We wanted to hire someone with a name to play Halley, Moonee’s Mom, but I really didn’t want an actor that the audience already knew. With Willem [Dafoe], it’s easy. He’s so transformative. I’m so grateful to work with an actor of that caliber. Our colorist is from Florida, and he said, “That’s a Florida man, he captured it.” Willem came in a couple of weeks prior to production to meet the motel managers from Rte. 92 and he sat down and talked with one in particular about what it’s like to be a working-class person who has to deal with 200 families, some who can’t pay the rent, and yet he has to keep his job and keep his boss’s business from going under.
But let’s go back to casting Halley.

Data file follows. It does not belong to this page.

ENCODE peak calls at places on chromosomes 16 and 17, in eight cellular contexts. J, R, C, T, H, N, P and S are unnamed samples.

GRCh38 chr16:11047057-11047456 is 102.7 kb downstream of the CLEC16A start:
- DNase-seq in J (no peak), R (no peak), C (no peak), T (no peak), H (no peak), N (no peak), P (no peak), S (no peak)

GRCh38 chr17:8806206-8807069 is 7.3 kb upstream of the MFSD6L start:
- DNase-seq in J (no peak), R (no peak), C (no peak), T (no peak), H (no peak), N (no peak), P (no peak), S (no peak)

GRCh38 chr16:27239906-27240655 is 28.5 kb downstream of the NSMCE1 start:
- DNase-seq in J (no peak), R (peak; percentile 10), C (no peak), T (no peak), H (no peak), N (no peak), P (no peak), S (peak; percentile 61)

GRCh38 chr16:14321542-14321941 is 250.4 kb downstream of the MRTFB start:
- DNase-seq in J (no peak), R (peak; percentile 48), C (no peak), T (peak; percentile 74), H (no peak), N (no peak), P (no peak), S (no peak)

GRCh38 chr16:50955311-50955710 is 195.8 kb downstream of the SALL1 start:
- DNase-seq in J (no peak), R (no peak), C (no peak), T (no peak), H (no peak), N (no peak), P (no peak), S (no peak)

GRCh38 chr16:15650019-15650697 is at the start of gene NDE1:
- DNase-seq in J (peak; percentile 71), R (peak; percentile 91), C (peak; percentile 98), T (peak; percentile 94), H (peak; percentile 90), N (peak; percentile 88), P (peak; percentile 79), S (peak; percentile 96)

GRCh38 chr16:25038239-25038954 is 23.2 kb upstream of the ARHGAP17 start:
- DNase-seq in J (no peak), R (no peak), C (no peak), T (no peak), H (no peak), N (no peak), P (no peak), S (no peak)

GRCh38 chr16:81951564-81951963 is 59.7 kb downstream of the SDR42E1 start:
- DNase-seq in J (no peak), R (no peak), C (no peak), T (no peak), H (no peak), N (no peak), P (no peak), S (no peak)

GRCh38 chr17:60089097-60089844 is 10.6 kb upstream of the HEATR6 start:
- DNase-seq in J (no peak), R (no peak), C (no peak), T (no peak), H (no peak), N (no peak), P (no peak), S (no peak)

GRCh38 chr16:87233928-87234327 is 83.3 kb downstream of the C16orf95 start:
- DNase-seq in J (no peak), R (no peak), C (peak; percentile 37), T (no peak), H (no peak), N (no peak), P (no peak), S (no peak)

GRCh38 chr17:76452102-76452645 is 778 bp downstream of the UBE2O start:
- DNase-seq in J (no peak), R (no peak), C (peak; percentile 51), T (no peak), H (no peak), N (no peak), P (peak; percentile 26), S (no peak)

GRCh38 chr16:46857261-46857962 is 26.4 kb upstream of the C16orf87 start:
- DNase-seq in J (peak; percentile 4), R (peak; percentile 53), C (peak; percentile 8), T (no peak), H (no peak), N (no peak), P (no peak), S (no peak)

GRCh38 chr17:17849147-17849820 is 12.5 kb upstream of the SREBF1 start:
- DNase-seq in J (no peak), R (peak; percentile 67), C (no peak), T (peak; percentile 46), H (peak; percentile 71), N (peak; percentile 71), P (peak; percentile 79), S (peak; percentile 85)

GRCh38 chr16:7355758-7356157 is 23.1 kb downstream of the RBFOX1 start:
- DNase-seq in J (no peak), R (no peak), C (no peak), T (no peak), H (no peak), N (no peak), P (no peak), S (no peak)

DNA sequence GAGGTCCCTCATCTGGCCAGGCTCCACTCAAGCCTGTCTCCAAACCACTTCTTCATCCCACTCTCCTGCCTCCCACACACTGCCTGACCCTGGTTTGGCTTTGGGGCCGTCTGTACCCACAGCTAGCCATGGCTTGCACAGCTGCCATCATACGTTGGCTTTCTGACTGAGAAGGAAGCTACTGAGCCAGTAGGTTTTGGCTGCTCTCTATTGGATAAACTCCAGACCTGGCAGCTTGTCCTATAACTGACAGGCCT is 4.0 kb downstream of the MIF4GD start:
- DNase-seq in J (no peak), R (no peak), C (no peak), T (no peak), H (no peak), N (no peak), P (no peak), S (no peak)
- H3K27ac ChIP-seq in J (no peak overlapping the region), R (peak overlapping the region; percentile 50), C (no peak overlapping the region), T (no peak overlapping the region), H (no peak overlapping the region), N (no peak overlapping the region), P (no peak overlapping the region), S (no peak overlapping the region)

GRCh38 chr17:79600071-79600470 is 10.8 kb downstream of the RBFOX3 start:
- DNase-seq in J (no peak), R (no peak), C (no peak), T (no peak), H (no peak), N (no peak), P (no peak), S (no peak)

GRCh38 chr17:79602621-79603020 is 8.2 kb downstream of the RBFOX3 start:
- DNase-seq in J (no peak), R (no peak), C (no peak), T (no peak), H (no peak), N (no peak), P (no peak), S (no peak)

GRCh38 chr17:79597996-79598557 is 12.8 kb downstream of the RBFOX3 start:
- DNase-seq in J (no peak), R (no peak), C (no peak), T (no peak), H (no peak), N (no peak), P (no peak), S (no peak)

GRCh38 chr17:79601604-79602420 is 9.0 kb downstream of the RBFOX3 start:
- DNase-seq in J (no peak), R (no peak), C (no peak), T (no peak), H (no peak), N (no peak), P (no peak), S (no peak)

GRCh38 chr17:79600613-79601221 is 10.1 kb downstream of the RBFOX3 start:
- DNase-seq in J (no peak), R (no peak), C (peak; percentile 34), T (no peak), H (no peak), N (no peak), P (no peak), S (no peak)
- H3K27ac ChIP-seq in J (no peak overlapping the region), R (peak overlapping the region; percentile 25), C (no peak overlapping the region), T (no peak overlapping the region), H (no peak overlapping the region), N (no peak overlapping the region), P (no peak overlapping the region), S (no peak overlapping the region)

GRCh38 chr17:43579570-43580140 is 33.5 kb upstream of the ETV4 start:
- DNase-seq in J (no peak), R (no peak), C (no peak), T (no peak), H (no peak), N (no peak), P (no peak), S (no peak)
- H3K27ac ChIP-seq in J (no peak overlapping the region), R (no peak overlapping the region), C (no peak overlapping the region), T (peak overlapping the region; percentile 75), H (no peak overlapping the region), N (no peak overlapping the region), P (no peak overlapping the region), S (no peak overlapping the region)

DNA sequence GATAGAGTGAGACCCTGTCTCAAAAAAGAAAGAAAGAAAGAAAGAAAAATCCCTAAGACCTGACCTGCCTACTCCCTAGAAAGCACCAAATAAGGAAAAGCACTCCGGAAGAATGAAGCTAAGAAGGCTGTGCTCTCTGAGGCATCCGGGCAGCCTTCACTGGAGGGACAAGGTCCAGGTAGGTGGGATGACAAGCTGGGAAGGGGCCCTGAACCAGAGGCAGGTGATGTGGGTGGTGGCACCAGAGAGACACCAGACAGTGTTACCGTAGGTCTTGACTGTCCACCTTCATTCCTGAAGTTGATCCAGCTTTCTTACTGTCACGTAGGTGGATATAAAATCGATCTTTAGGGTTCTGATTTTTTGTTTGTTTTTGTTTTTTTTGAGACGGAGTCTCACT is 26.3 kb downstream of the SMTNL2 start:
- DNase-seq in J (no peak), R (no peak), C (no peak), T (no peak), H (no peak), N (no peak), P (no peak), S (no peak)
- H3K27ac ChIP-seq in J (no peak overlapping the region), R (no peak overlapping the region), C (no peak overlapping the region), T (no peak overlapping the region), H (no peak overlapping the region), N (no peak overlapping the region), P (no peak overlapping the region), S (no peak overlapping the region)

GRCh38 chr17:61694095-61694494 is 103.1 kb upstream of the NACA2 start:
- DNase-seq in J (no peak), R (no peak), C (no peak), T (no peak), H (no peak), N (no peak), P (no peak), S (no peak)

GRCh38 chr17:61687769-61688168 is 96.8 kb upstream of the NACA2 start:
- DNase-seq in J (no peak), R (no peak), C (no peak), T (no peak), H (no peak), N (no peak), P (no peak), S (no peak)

I found Bria Vinaite on Instagram. She had never acted, but there was something about those videos. She was such a firecracker. I saw she had street smarts. She made me laugh. And she had that physicality—those shoes and the hair. So I told my team that whatever A-list Hollywood actress we would get would need to transform into this. So instead, let’s reach out to Bria. We brought her down to Orlando to meet the kids and there was an instant bond. Brooklynn sat in her lap. I wanted that, for their relationship to have a sibling thing going. Halley is a child having a child. Bria’s acting just kept growing. By the time we did this long Steadicam shot—where she slaps that thing on the window—I knew I didn’t worry that I’d have to use editing to manipulate the performance. She completely held this five-minute take with Willem.
How long was the shoot?